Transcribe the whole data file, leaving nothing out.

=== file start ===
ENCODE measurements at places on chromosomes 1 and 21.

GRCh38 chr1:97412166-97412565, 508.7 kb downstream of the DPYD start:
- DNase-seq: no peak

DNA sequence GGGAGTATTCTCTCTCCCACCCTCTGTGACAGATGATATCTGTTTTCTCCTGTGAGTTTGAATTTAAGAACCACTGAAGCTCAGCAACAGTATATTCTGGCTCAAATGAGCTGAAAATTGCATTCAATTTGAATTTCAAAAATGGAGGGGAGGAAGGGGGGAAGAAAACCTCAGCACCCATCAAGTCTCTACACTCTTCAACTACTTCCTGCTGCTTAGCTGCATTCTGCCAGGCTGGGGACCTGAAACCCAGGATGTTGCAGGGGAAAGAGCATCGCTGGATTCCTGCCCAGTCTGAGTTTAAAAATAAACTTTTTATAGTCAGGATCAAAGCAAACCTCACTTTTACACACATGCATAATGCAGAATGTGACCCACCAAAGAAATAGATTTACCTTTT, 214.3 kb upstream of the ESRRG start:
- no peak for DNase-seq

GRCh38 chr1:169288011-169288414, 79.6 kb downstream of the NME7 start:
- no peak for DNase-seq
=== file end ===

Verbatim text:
ENCODE measurements at places on chromosomes 1 and 21.

GRCh38 chr1:97412166-97412565, 508.7 kb downstream of the DPYD start:
- DNase-seq: no peak

DNA sequence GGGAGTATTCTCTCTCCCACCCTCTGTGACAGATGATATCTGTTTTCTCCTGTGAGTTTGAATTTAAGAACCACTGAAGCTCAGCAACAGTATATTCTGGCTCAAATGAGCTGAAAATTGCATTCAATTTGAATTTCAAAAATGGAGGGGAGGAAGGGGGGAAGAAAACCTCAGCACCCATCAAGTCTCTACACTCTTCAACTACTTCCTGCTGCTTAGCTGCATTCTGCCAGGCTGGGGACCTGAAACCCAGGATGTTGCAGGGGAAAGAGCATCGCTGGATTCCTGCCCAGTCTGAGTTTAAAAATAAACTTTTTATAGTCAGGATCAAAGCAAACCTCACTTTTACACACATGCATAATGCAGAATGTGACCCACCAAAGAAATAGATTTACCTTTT, 214.3 kb upstream of the ESRRG start:
- no peak for DNase-seq

GRCh38 chr1:169288011-169288414, 79.6 kb downstream of the NME7 start:
- no peak for DNase-seq